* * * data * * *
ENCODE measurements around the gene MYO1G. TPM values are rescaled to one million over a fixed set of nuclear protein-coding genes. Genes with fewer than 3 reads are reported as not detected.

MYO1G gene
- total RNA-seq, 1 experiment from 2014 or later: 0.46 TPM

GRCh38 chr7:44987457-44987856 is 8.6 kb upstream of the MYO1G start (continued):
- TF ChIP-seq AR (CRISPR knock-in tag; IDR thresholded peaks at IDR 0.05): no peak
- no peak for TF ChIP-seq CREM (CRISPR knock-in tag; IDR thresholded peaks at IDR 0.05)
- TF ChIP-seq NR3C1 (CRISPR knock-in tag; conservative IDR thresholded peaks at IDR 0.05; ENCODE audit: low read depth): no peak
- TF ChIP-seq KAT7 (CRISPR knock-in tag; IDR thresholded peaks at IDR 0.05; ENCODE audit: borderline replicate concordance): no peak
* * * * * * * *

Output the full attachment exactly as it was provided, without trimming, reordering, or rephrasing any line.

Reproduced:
ENCODE measurements around the gene MYO1G. TPM values are rescaled to one million over a fixed set of nuclear protein-coding genes. Genes with fewer than 3 reads are reported as not detected.

MYO1G gene
- total RNA-seq, 1 experiment from 2014 or later: 0.46 TPM

GRCh38 chr7:44987457-44987856 is 8.6 kb upstream of the MYO1G start (continued):
- TF ChIP-seq AR (CRISPR knock-in tag; IDR thresholded peaks at IDR 0.05): no peak
- no peak for TF ChIP-seq CREM (CRISPR knock-in tag; IDR thresholded peaks at IDR 0.05)
- TF ChIP-seq NR3C1 (CRISPR knock-in tag; conservative IDR thresholded peaks at IDR 0.05; ENCODE audit: low read depth): no peak
- TF ChIP-seq KAT7 (CRISPR knock-in tag; IDR thresholded peaks at IDR 0.05; ENCODE audit: borderline replicate concordance): no peak